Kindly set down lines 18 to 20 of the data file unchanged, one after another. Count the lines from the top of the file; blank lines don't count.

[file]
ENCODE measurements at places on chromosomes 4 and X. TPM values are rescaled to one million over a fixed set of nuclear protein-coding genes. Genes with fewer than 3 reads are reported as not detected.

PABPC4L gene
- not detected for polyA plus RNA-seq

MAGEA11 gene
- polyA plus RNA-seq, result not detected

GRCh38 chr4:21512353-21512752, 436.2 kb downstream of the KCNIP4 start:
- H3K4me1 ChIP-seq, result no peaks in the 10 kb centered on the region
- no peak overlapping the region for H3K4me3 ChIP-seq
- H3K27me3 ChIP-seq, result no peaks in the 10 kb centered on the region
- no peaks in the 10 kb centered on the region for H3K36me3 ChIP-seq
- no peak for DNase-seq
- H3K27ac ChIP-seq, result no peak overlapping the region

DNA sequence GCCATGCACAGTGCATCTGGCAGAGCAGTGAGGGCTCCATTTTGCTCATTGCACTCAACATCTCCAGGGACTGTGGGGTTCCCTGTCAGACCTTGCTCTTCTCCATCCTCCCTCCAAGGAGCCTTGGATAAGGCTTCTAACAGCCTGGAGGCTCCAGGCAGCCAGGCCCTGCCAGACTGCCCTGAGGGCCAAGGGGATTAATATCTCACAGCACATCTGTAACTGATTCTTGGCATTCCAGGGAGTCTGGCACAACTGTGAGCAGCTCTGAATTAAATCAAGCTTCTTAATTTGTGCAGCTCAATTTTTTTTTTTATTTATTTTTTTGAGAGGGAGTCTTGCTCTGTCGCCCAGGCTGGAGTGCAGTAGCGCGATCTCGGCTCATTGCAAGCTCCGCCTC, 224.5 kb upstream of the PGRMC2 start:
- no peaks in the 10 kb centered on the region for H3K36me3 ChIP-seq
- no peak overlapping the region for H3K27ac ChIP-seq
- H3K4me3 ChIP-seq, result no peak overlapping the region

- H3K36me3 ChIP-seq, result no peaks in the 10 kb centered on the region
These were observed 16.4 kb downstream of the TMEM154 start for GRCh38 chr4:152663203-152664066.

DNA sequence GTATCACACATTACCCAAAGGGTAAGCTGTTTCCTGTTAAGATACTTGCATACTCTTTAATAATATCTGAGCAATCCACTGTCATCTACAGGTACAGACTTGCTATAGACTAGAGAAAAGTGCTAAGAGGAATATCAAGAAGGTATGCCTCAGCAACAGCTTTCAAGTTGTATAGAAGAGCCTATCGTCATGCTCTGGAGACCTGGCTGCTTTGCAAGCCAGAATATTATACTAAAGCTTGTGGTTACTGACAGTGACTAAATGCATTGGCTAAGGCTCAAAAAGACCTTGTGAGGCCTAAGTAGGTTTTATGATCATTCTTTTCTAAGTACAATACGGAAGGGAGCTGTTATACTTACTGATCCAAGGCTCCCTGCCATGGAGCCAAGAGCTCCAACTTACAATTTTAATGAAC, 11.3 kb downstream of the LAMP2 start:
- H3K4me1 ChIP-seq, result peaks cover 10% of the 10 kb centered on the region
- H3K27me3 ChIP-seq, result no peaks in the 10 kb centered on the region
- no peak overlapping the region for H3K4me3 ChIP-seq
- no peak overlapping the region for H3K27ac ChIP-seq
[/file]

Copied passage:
These were observed 16.4 kb downstream of the TMEM154 start for GRCh38 chr4:152663203-152664066.

DNA sequence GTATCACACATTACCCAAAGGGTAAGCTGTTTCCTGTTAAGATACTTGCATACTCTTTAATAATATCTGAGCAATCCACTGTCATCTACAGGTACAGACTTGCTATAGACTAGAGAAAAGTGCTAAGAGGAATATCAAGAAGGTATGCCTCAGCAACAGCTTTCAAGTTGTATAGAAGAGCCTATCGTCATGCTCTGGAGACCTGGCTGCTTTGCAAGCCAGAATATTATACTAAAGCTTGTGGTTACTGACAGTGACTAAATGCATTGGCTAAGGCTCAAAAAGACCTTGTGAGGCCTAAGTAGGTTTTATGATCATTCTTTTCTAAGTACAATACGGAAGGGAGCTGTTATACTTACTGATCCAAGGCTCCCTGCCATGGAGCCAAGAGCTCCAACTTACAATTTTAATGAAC, 11.3 kb downstream of the LAMP2 start:
- H3K4me1 ChIP-seq, result peaks cover 10% of the 10 kb centered on the region